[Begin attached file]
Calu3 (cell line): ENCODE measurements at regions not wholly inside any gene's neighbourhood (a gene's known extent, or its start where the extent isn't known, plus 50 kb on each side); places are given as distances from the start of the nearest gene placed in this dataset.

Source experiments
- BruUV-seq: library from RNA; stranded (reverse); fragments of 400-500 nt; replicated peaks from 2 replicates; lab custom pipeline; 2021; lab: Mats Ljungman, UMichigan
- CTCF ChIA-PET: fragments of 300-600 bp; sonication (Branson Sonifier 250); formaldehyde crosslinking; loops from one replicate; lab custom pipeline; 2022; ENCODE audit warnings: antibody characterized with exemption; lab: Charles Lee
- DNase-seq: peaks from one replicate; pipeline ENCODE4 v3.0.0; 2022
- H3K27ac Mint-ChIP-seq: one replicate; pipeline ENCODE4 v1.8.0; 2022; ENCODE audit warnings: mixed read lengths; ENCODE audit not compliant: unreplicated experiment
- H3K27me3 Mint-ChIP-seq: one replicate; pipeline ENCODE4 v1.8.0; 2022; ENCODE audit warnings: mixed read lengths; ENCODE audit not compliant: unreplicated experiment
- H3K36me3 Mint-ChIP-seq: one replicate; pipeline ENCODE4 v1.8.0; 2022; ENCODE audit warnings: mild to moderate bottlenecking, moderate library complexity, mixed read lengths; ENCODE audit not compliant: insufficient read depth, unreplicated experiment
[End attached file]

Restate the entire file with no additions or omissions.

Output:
Calu3 (cell line): ENCODE measurements at regions not wholly inside any gene's neighbourhood (a gene's known extent, or its start where the extent isn't known, plus 50 kb on each side); places are given as distances from the start of the nearest gene placed in this dataset.

Source experiments
- BruUV-seq: library from RNA; stranded (reverse); fragments of 400-500 nt; replicated peaks from 2 replicates; lab custom pipeline; 2021; lab: Mats Ljungman, UMichigan
- CTCF ChIA-PET: fragments of 300-600 bp; sonication (Branson Sonifier 250); formaldehyde crosslinking; loops from one replicate; lab custom pipeline; 2022; ENCODE audit warnings: antibody characterized with exemption; lab: Charles Lee
- DNase-seq: peaks from one replicate; pipeline ENCODE4 v3.0.0; 2022
- H3K27ac Mint-ChIP-seq: one replicate; pipeline ENCODE4 v1.8.0; 2022; ENCODE audit warnings: mixed read lengths; ENCODE audit not compliant: unreplicated experiment
- H3K27me3 Mint-ChIP-seq: one replicate; pipeline ENCODE4 v1.8.0; 2022; ENCODE audit warnings: mixed read lengths; ENCODE audit not compliant: unreplicated experiment
- H3K36me3 Mint-ChIP-seq: one replicate; pipeline ENCODE4 v1.8.0; 2022; ENCODE audit warnings: mild to moderate bottlenecking, moderate library complexity, mixed read lengths; ENCODE audit not compliant: insufficient read depth, unreplicated experiment